Chellene Koon, 26, and her fellow workers have just completed the night shift at Blacksville #1 Coal Mine near Rivesville, West Virginia. [Credit: Frank Johnston]
‘Mountain Mama’ proud to be daughter, mother of coal miners
Pam Payne/The Register-Herald, Beckley, W.Va., January 5, 2006
I am a coal miner’s daughter. My father, Haven Blankenship, was hurt in the mines 47 years ago when I was born. They say I have a birthmark that matches my dad’s scar from that fall in the mines which left him disabled.
I was married at 20 to a coal miner; we divorced after 11 years. I raised three children — Mickey Miranda, 22, Tonya Amanda, 20, and Micheal Dean Jr., 21 — as a single parent.
Micheal worked out of state for a while in seasonal occupations, but he had always wanted to make good money and try the mines.
I held off as long as I could. But time and time again he told me, “Mom, I can do it.”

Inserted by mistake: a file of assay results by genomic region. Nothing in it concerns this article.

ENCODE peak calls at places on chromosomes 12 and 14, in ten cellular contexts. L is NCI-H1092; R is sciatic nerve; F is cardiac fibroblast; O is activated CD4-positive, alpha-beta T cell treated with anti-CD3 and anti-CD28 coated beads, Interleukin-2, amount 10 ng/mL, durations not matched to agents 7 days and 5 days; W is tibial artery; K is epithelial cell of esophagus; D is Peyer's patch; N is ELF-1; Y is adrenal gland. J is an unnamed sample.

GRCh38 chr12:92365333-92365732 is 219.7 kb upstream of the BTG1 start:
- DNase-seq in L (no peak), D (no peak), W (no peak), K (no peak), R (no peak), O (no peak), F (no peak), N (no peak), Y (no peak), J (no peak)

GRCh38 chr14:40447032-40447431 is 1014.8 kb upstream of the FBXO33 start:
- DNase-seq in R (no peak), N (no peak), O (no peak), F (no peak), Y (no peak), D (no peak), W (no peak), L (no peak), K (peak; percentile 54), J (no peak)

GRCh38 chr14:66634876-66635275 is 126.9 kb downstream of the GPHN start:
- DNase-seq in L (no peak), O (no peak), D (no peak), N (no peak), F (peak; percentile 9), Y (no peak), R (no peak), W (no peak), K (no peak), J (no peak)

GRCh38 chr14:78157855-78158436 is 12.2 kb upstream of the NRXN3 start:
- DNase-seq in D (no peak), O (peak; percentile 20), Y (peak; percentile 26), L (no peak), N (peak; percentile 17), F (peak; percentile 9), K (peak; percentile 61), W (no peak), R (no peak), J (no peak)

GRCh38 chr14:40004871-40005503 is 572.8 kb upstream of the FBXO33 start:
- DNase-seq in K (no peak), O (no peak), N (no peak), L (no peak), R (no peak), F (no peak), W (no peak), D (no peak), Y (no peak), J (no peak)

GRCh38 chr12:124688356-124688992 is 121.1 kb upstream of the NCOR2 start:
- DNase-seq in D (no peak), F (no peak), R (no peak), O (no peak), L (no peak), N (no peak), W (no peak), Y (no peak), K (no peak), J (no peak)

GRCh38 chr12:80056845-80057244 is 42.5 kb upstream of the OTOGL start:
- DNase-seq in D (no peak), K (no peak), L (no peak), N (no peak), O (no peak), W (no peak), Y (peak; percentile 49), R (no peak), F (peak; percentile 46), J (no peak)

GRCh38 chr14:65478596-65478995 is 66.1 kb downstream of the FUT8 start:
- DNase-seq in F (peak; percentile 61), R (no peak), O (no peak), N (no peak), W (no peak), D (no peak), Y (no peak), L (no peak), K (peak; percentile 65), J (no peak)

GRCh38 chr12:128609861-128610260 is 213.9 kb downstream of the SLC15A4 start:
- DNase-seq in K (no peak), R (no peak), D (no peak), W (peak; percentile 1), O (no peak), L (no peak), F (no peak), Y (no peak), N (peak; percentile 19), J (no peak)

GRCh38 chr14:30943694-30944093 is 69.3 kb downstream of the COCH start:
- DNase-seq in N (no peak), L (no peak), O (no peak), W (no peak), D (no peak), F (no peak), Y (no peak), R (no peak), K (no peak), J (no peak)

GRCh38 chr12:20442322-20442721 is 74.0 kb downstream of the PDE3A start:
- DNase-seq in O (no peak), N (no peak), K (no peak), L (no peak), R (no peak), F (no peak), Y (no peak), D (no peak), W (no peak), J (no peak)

I gave in and let him take the miner’s classes with the fixed thought, “OK, if something should happen to my son, I did not push him to go into the mines. This was his own choice and he is doing what he wanted to do.”
After his completion of classes, he reconnected with his father after 16 years, which inspired Micheal even more to go into the mines. His daddy’s response to me: “Pam, it was good enough for my dad and your dad.”
I’ve always realized the mines were dangerous. But until I saw the Sago disaster played out on television, it had never hit home as hard as it did on Tuesday night after watching hour after hour of the horrific details.
I now understand when they talk of the pride of miners, how they live their lives, make their sacrifices, their love of God and their fellow brother miners.
I am proud of my son’s chosen field, his career. This is what he loves doing. I can see much clearer now. I, too, feel that bond that my son already has.
I have a friend in New York who has always called me Mountain Mama. I was proud of that. He called today because he still considers West Virginia his home. As proud as I am of West Virginia being called Mountain Mama, I am equally as proud to be a “coal miner’s daughter and the mother of a coal miner.”
My heart aches for those who have lost their loved ones. I, too, could be one of those grieving for my child, my husband, my father. In my heart, in my mind, I am grieving with you. As are many others around the world.
—Pam Payne is the obituary clerk for The Register-Herald in Beckley, W.Va. Reach her at email@example.com